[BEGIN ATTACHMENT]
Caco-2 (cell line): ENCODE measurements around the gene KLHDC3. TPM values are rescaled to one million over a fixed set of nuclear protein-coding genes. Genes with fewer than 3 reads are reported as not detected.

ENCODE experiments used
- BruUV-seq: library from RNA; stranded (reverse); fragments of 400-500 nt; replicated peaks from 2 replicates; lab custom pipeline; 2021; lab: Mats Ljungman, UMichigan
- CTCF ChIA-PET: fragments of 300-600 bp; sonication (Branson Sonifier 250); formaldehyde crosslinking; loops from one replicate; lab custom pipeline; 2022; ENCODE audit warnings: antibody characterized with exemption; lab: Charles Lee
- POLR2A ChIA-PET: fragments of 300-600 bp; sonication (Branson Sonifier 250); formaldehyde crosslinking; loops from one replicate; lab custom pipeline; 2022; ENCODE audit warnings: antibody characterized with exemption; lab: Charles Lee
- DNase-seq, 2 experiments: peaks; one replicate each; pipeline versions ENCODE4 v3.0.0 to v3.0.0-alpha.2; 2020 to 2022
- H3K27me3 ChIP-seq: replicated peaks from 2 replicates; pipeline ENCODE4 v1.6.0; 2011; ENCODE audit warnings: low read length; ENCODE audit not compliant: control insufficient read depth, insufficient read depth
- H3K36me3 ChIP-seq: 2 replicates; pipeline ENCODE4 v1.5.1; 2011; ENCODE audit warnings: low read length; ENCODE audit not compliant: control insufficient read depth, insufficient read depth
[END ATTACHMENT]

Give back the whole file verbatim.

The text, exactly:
Caco-2 (cell line): ENCODE measurements around the gene KLHDC3. TPM values are rescaled to one million over a fixed set of nuclear protein-coding genes. Genes with fewer than 3 reads are reported as not detected.

ENCODE experiments used
- BruUV-seq: library from RNA; stranded (reverse); fragments of 400-500 nt; replicated peaks from 2 replicates; lab custom pipeline; 2021; lab: Mats Ljungman, UMichigan
- CTCF ChIA-PET: fragments of 300-600 bp; sonication (Branson Sonifier 250); formaldehyde crosslinking; loops from one replicate; lab custom pipeline; 2022; ENCODE audit warnings: antibody characterized with exemption; lab: Charles Lee
- POLR2A ChIA-PET: fragments of 300-600 bp; sonication (Branson Sonifier 250); formaldehyde crosslinking; loops from one replicate; lab custom pipeline; 2022; ENCODE audit warnings: antibody characterized with exemption; lab: Charles Lee
- DNase-seq, 2 experiments: peaks; one replicate each; pipeline versions ENCODE4 v3.0.0 to v3.0.0-alpha.2; 2020 to 2022
- H3K27me3 ChIP-seq: replicated peaks from 2 replicates; pipeline ENCODE4 v1.6.0; 2011; ENCODE audit warnings: low read length; ENCODE audit not compliant: control insufficient read depth, insufficient read depth
- H3K36me3 ChIP-seq: 2 replicates; pipeline ENCODE4 v1.5.1; 2011; ENCODE audit warnings: low read length; ENCODE audit not compliant: control insufficient read depth, insufficient read depth